Project Controls is a vital discipline to support the delivery of complex major projects and programmes. Arcadis and Parallel have come together to develop and launch the Arcadis Project Controls Academy. Based on the APMG Project Planning and Control™ qualification, this course is delivered by practising project controls professionals. The training will go beyond the theory and look at how to apply project controls in practice to a wide range of projects. The academy is open to anyone from the project controls profession, subject to availability. You can book with Parallel on this link Project Planning and Control™ (PPC) Foundation and Practitioner – Parallel Project Training.
What is Project Controls?
Project controls is the discipline of defining, planning, control and monitoring of projects and programmes. Project controls aims to provide the project team with the information they need to successfully deliver the Project. This means understanding how to present project information to different stakeholders in the best way. For example, senior managers need a high-level summary of the project. In contrast, work package managers need detailed day-to-day plans. A project controls professional works across multiple disciplines and combines process knowledge with data to facilitate effective decision making. Examples of typical tools in use across the industry today include:
- Cost Control in tolls such as Prism, Cobra, EcoSYS or even MS Excel
- Planning utilising platforms such as Primavera P6 or Microsoft Project
- Risk management using tools such as RiskHive, ARM or Safran
- Baseline and Change Control using examples such as MS Excel or PowerAps
- Business intelligence tools such as Power BI, Tableau or Qlikview
This Academy focusses on the underlying processes, tools and behaviours of a project control professional and not any one specific toolset.
Why is Project Controls important?
Effective project controls will give the project team a clear understanding of the project plan, the project’s current status, issues, potential risks and changes. Without this visibility, the project runs the risk of being lost in a fog of confusion and chaos. Access to accurate and timely information leads to clarity and effective decision making. An effective project control system should be streamlined, efficient, and cost-effective, providing up-to-date information in a format that the project stakeholders understand. The foundations of effective project controls are established at the start of the project. A project controls professional has the experience, knowledge and skill to design the controls system in a way to meet the anticipated needs of the project. This requires them to understand project controls holistically, considering an integrated view of the information needs of the project. For example, how the schedule integrates with the commercial, document control and procurement systems. Project controls professionals are becoming increasingly crucial to the success of delivery as projects move toward digital project management solutions and data-driven decisions, as described in the PMI in Developing Digital-Age Project Management Skills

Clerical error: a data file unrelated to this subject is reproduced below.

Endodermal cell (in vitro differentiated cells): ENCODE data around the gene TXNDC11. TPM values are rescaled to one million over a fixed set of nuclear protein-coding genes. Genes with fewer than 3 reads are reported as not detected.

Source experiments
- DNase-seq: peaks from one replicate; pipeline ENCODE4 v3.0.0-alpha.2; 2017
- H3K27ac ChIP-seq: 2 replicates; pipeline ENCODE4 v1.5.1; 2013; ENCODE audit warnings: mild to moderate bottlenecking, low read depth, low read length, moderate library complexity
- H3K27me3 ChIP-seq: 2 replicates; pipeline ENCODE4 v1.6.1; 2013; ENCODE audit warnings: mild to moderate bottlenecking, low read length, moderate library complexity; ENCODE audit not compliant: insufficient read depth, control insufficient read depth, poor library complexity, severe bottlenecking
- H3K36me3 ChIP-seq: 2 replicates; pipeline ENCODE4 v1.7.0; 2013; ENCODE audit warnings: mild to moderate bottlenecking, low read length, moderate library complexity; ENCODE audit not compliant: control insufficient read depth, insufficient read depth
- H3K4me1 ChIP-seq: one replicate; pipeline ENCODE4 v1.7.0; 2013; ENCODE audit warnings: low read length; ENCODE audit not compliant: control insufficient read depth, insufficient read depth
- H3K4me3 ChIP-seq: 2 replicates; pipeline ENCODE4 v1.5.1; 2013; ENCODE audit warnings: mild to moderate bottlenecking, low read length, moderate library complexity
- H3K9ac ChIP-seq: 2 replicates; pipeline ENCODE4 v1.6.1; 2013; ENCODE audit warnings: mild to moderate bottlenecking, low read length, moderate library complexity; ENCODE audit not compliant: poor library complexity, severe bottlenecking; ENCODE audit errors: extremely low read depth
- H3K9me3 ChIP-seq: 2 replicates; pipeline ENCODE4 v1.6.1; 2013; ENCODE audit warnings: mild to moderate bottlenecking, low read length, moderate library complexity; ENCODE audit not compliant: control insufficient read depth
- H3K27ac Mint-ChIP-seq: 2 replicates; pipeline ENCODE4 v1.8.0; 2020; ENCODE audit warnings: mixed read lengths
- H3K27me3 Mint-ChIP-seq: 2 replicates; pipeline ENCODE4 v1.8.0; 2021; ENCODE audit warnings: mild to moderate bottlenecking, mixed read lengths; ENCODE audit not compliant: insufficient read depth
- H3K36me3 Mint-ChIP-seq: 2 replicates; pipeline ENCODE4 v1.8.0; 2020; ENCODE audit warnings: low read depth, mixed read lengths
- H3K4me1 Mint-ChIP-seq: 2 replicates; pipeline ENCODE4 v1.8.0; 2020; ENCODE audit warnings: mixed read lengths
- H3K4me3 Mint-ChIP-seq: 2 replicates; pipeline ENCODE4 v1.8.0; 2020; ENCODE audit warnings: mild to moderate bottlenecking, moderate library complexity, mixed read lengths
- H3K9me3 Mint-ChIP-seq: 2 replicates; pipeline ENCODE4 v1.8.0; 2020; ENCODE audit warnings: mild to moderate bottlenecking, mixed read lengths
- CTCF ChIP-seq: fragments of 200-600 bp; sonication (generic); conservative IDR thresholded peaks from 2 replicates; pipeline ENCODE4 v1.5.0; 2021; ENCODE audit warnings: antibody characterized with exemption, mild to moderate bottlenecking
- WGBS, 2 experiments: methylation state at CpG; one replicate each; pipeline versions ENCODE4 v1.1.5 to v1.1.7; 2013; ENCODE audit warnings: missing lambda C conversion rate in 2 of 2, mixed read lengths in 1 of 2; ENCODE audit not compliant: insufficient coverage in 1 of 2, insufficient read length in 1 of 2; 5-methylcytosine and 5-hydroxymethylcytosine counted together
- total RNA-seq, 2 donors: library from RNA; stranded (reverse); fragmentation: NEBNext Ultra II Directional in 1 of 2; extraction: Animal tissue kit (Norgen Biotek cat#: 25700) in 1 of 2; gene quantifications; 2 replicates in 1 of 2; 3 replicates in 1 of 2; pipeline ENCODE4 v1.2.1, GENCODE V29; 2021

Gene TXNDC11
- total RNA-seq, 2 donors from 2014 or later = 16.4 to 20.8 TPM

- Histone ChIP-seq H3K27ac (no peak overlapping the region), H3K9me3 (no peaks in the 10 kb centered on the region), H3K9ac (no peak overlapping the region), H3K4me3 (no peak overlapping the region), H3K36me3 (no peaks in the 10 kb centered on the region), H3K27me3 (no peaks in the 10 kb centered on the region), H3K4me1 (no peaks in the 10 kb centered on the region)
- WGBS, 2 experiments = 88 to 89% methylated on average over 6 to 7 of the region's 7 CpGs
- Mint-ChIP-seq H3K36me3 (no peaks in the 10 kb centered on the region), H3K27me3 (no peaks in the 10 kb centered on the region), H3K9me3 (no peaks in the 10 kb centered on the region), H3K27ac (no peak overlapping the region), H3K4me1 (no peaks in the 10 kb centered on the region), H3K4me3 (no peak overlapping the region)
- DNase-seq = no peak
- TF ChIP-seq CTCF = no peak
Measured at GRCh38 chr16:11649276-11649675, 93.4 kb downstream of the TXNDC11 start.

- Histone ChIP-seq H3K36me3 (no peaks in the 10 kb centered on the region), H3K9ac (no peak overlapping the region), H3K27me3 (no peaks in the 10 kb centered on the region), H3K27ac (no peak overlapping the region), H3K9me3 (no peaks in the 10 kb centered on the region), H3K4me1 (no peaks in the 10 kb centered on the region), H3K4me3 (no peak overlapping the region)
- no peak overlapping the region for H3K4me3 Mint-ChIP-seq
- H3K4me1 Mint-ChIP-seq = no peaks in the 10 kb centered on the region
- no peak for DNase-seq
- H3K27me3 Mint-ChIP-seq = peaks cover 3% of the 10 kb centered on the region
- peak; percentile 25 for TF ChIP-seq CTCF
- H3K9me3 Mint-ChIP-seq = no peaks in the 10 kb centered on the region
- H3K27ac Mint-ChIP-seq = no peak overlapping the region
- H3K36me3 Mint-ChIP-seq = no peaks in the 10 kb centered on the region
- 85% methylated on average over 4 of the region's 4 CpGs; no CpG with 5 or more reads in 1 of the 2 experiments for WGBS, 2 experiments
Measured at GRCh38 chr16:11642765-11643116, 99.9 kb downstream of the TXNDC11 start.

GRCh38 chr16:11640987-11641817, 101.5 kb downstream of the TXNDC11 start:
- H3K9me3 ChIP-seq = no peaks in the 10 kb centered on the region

Who is this Academy for?
The Arcadis Project Controls Academy is open to anyone who wants to develop a career in project controls. Typically this includes;
- Planning Managers & Engineers.
- Project Control Managers & Engineers.
- Cost Engineers.
- Project Managers.
It includes both the APMG Foundation and Practitioner qualifications, so it is not suitable for absolute novices. Novices might be better starting with the APM PFQ Project Fundamentals Qualification. The academy is open to people from any organisation, not just Arcadis. You can book with Parallel Project Training at: Project Planning and Control™ (PPC) Foundation and Practitioner
Who will deliver the training
The course will be delivered by practising project controls professionals from Arcadis and Parallel Project Management. The current team includes:
Richard Brown, Arcadis
Richard is a Project Controls Director within the Arcadis Rail Consultancy business. Having spent 30 years across multiple engineering sectors and 20 of those in planning and controls, he seeks to drive continuous improvement and consistency in delivery in programme and project controls across the Arcadis mobility sector. He is currently supporting clients such as Network Rail and Highways England and large scale infrastructure projects.